Here are some things to keep in mind regarding professional e-mail conduct*:
- Be informal, not sloppy. Your colleagues may use commonly accepted abbreviations in e-mail, but when communicating with external customers, everyone should follow standard writing protocol. Your e-mail message reflects you and your company, so traditional spelling, grammar, and punctuation rules apply.
- Keep messages brief and to the point. Just because your writing is grammatically correct does not mean that it has to be long. Nothing is more frustrating than wading through an e-mail message that is twice as long as necessary. Concentrate on one subject per message whenever possible.
- Use sentence case. USING ALL CAPITAL LETTERS LOOKS AS IF YOU’RE SHOUTING. Using all lowercase letters looks lazy. For emphasis, use asterisks or bold formatting to emphasize important words. Do not, however, use a lot of colors or graphics embedded in your message, because not everyone uses an e-mail program that can display them. And heavy graphical backgrounds can clog inboxes and frustrate IT departments.
- Use the blind copy and courtesy copy appropriately. Don’t use BCC to keep others from seeing who you copied; it shows confidence when you directly CC anyone receiving a copy. Do use BCC, however, when sending to a large distribution list, so recipients won’t have to see a huge list of names. Be cautious with your use of CC; overuse simply clutters inboxes. Copy only people who are directly involved.
- Don’t use e-mail as an excuse to avoid personal contact. Don’t forget the value of face-to-face or even voice-to-voice communication. E-mail communication isn’t appropriate when sending confusing or emotional messages. Think of the times you’ve heard someone in the office indignantly say, “Well, I sent you e-mail.” If you have a problem with someone, speak with that person directly. Don’t use e-mail to avoid an uncomfortable situation or to cover up a mistake.
- Remember that e-mail isn’t private. I’ve seen people fired for using e-mail inappropriately. E-mail is considered company property and can be retrieved, examined, and used in a court of law. Unless you are using an encryption device (hardware or software), you should assume that e-mail over the Internet is not secure. Never put in an e-mail message anything that you wouldn’t put on a postcard. Remember that e-mail can be forwarded, so unintended audiences may see what you’ve written. You might also inadvertently send something to the wrong party, so always keep the content professional to avoid embarrassment.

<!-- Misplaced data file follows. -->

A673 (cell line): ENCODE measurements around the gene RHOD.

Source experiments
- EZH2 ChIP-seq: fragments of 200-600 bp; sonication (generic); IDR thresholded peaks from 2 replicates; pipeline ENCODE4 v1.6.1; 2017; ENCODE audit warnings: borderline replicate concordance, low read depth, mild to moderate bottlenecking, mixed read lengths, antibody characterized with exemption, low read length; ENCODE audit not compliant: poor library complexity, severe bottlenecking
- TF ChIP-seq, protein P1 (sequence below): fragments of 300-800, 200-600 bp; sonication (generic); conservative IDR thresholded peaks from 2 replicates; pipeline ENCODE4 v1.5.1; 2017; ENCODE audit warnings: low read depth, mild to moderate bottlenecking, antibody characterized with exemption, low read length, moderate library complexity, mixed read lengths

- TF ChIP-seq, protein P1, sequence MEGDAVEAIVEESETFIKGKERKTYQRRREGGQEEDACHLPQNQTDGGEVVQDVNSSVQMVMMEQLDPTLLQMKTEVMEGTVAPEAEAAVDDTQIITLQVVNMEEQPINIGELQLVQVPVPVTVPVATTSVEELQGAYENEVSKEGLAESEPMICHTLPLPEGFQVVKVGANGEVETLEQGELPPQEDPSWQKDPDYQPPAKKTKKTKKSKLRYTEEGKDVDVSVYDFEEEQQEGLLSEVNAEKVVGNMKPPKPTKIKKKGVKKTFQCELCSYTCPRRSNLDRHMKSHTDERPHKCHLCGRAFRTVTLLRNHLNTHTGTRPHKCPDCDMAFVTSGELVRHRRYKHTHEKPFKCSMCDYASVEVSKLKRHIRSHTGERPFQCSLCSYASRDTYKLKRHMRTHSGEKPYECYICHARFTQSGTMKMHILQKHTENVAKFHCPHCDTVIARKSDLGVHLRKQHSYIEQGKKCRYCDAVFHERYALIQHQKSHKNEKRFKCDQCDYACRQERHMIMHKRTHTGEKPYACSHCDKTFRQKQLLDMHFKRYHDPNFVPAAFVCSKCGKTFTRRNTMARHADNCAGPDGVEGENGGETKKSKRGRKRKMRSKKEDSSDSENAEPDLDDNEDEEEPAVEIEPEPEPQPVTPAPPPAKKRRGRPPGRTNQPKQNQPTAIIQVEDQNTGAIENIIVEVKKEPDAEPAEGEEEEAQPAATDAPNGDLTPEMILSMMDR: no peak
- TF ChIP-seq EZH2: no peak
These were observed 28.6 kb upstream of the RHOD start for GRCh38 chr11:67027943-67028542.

- Be sparing with group e-mail. Send group e-mail only when it’s useful to every recipient. Use the “reply all” button only when compiling results requiring collective input and only if you have something to add. Recipients get quite annoyed to open an e-mail that says only “Me too!”
- Use the subject field to indicate content and purpose. Don’t just say, “Hi!” or “From Laura.” Agree on acronyms to use that quickly identify actions. For example, your team could use
to mean “Action Required” or for the Monthly Status Report. It’s also a good practice to include the word “Long” in the subject field, if necessary, so that the recipient knows that the message will take time to read.
- Don’t send chain letters, virus warnings, or junk mail. Always check a reputable antivirus website or your IT department before sending out an alarm. If a constant stream of jokes from a friend annoys you, be honest and ask to be removed from the list. Direct personal e-mail to your home e-mail account.
- Remember that your tone can’t be heard in e-mail. Have you ever attempted sarcasm in an e-mail, and the recipient took it the wrong way? E-mail communication can’t convey the nuances of verbal communication. In an attempt to infer tone of voice, some people use emoticons, but use them sparingly so that you don’t appear unprofessional. Also, don’t assume that using a smiley will diffuse a difficult message.
- Use a signature that includes contact information. To ensure that people know who you are, include a signature that has your contact information, including your mailing address, Web site, and phone numbers.
*Use these suggestions as a starting point to create e-mail etiquette rules that will help your team stay efficient and professional.
About the author Laura Stack is the president of The Productivity Pro®, Inc., an international consulting firm in Denver, Colorado, that specializes in productivity improvement in high-stress organizations. Laura holds an MBA in Organizational Management (University of Colorado, 1991) and is an expert on integrating advances in business productivity with the retention of key employees. Laura is the author of the best-selling book Leave the Office Earlier (Broadway Books, 2004).
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